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    Thanks GliaGirl, your post was really helpful! and the link you gave me too :) but I still have a question :) I know what I've to do if I decide to be clinical physician, I know that I've to pass USMLE for that, but I don't know what I have to do to be physician scientist, I mean to be the one who runs projects and researches in medicine. For instance, what are that guys called who work in biotechnological researches? They are people who have PhD degree, yes? So I wonder how to become a scientist who will have permision to proceed such works. I know a doctor or a physician can also do that, but from do that guys, whos' direct ocupation is doing research, come from? What courses do they take in universities or what do they do to become research scientists? This is what I'm interested in :)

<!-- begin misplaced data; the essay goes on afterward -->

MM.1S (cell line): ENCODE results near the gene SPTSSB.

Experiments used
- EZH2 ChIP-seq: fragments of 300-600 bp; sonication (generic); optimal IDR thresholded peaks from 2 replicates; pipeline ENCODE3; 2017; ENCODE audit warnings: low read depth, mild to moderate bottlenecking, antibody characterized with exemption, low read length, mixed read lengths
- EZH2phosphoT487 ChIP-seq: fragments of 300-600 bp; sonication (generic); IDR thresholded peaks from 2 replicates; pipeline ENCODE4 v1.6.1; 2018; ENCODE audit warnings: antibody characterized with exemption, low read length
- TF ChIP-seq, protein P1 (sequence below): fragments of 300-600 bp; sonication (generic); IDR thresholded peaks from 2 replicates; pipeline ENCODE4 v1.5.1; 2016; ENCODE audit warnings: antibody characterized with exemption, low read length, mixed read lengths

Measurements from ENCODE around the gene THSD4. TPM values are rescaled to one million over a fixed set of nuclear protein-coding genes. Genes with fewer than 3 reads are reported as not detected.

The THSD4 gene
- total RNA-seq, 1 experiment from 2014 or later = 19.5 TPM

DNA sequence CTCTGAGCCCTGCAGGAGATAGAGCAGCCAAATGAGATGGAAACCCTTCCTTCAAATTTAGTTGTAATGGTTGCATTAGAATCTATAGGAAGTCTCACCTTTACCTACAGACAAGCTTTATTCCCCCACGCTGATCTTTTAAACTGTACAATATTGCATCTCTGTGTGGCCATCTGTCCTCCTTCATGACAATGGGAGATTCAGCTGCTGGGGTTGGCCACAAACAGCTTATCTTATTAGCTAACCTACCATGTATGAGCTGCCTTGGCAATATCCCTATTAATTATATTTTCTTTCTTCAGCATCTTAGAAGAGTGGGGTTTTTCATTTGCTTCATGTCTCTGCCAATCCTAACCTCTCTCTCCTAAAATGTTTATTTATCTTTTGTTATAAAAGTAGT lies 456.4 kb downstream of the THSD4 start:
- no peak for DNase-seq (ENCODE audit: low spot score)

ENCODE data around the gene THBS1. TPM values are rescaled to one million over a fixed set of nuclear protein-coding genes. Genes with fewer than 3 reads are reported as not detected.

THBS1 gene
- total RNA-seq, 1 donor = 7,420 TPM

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  4. Neuronix

    Neuronix Total nerd
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    I think this thread will be better served in the international forum.
     
  5. CancerKiller007

    CancerKiller007 mudphud wannabe
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    So you want to be a PI (Principal Investigator)?

    There will be two routes for you:

    1) Finish your residency, and fellowship. Depending upon your research interests and publication record, you may need to do a post doc. This shoudl give you enough chops to apply for a faculty position in an academic institute where you can do your own research. Of course, you can skip post doc if you have very well regarded publication track record (i.e. multiple nature and science pubs).

    2) You can skip residency and fellowship and just do the post doc if you plan not to practice medicine. If you have not finished residency etc, you can not practice medicine but can still conduct biomedical research.

    Hope this helps...i think the best place to put this question would be in the residency fourm cuz majority of us in here are aspiring MD/PhD students and have little hands on knowledge on this subject.
     
  6. lukazo

    lukazo E=mc2